Another interesting point illuminated by our research is that there’s a different percentage of cryptocurrency sales transactions depending on age group. Those between 25 and 34 are more likely to have crypto sales transactions than any other age group; in fact, 4.5% of single tax filers in this age group noted crypto on their tax return in the tax year 2021. 

It’s not just about age, though. There were also differences depending on filing status. Here’s a breakdown of the percentage of people who reported cryptocurrency transactions in 2021 based on age ranges and filing status:

Head of Household

  • 18 to 25: 0.63%.
  • 25 to 35: 1.11%.
  • 35 to 45: 1.29%.
  • 45 to 55: 1.12%.
  • 55 to 65: 0.62%.
  • 65+: 0.24%.

Married Filing Jointly

  • 18 to 25: 4.72%.
  • 25 to 35: 7.11%.
  • 35 to 45: 6.08%.
  • 45 to 55: 3.34%.
  • 55 to 65: 1.45%.
  • 65+: 0.57%.

Married Filing Separately

  • 18 to 25: 2.18%.
  • 25 to 35: 3.26%.
  • 35 to 45: 2.75%.
  • 45 to 55: 1.49%.
  • 55 to 65: 0.66%.
  • 65+: 0.42%.


  • 18 to 25: 2.60%.
  • 25 to 35: 4.50%.
  • 35 to 45: 3.37%.
  • 45 to 55: 1.57%.
  • 55 to 65: 0.72%.
  • 65+: 0.29%.

This data highlights one more noteworthy point: Crypto rates increased across all age groups and filing statuses since 2020. Maybe that’s because people are starting to learn more about cryptocurrency — which means they’ll need to learn more about fair market value, digital asset management, capital gain vs. capital loss and other topics related to crypto taxes.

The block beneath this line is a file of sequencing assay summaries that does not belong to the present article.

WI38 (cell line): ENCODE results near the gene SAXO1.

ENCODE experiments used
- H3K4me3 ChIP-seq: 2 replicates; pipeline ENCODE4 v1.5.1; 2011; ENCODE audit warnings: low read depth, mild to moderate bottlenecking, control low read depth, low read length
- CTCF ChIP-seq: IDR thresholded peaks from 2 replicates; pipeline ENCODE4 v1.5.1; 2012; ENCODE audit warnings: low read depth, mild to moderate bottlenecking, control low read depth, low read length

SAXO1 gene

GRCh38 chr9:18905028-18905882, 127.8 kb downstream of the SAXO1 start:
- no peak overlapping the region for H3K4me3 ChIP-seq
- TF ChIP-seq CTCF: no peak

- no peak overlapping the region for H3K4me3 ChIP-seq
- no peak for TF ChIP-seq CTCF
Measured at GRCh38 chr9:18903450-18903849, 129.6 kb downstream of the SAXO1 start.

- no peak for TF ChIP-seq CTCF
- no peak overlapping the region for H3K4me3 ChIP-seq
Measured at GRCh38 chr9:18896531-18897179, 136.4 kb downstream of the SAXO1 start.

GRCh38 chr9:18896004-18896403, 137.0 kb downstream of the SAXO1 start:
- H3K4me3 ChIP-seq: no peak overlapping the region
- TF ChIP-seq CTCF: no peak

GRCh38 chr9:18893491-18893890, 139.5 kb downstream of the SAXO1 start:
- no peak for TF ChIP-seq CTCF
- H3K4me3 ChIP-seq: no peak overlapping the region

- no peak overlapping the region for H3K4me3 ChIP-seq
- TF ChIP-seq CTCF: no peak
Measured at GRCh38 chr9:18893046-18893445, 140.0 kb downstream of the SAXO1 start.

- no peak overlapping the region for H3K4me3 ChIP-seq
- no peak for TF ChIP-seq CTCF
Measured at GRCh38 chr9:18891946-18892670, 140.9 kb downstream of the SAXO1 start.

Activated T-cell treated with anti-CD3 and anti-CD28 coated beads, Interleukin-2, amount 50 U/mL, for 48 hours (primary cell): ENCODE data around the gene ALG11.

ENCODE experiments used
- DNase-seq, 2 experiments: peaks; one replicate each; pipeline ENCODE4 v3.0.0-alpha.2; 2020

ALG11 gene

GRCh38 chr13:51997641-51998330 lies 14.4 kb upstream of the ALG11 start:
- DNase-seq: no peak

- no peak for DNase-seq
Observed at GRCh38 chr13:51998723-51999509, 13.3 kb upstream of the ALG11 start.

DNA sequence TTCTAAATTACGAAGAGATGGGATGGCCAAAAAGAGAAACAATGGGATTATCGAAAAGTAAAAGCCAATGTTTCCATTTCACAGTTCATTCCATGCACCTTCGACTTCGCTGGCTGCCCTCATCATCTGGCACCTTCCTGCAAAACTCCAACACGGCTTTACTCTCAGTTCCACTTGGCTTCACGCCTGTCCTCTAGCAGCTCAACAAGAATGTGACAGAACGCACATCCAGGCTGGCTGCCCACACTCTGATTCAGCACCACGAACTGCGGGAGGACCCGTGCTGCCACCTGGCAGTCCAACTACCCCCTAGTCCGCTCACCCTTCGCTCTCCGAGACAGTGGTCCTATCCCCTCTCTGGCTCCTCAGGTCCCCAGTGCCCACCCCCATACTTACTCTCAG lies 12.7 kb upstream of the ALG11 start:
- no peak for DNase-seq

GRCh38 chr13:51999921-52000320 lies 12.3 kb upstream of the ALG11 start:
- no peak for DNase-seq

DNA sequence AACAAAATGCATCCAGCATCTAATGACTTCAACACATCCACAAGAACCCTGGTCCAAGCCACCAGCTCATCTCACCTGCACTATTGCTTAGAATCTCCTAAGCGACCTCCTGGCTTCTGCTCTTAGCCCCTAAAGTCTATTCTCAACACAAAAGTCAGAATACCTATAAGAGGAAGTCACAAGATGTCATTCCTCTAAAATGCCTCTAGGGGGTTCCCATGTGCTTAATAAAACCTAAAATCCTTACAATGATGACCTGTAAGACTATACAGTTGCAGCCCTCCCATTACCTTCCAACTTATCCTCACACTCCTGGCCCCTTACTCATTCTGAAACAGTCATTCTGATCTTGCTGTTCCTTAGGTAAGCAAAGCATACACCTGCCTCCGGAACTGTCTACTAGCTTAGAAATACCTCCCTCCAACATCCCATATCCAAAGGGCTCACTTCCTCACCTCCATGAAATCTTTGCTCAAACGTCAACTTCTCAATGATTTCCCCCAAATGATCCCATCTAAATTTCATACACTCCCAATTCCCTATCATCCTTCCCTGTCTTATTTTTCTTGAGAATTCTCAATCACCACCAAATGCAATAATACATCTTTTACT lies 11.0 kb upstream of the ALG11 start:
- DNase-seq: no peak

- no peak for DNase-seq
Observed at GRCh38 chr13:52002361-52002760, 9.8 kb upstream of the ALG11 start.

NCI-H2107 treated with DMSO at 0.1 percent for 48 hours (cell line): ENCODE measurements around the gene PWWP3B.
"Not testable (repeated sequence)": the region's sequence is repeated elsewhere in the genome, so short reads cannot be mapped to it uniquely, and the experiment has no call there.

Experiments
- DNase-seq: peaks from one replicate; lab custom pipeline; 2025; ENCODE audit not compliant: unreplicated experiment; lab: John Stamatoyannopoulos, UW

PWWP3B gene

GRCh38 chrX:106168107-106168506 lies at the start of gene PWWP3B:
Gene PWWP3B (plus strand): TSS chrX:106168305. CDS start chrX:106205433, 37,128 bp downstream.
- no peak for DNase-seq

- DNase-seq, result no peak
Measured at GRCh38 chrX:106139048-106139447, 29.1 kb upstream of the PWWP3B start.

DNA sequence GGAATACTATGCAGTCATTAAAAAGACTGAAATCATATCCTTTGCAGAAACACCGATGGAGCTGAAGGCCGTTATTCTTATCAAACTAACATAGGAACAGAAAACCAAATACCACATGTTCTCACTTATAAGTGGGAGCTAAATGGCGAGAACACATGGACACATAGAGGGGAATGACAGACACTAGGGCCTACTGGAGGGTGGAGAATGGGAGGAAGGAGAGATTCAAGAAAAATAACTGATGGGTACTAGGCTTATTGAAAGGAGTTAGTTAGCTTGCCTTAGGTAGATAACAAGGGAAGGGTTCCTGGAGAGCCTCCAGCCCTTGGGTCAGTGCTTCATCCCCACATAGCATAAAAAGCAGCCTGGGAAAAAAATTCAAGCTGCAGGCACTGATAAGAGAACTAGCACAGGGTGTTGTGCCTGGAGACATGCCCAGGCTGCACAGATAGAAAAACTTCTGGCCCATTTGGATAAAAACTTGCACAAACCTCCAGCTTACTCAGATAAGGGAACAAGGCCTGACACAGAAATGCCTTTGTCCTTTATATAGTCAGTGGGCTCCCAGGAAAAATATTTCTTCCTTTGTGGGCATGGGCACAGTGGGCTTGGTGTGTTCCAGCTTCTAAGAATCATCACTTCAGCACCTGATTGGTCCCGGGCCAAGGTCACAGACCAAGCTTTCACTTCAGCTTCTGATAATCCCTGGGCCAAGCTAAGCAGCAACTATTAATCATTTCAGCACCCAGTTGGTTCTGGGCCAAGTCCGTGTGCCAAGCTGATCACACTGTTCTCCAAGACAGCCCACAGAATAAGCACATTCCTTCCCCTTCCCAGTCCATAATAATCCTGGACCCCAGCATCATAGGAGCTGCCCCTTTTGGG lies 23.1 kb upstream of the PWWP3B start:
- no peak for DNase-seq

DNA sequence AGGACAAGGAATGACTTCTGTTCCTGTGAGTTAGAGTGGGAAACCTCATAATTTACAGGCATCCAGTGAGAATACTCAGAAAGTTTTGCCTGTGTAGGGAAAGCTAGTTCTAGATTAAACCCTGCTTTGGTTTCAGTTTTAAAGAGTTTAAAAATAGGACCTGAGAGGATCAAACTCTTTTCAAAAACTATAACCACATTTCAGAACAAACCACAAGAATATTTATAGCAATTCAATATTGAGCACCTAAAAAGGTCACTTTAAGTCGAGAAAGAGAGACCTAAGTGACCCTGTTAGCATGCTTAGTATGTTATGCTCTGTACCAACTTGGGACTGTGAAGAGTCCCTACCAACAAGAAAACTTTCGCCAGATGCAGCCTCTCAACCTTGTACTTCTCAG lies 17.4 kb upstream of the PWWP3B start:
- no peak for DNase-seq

Crypto Tax Takeaways for Tax Year 2021

It’s up to individual taxpayers to do research and understand how crypto exchange impacts their taxes.

For example, previous IRS guidance — issued in 2014 — clarified that virtual currency is treated as property for federal income tax purposes. This means crypto is governed by the same tax principles that apply to “stuff” you own, such as cars or furniture. In 2019 and 2020, the IRS took additional steps to clarify these rules, covering topics such as cryptocurrency investments or gifts. In tax year 2021, the IRS also updated a question on tax Form 1040; filers are now required to answer whether they received, sold, exchanged or otherwise disposed of financial interest in virtual currency.

The update to the question gives an indication of who disposed of cryptocurrency and clarifies what virtual currency transactions should be reported.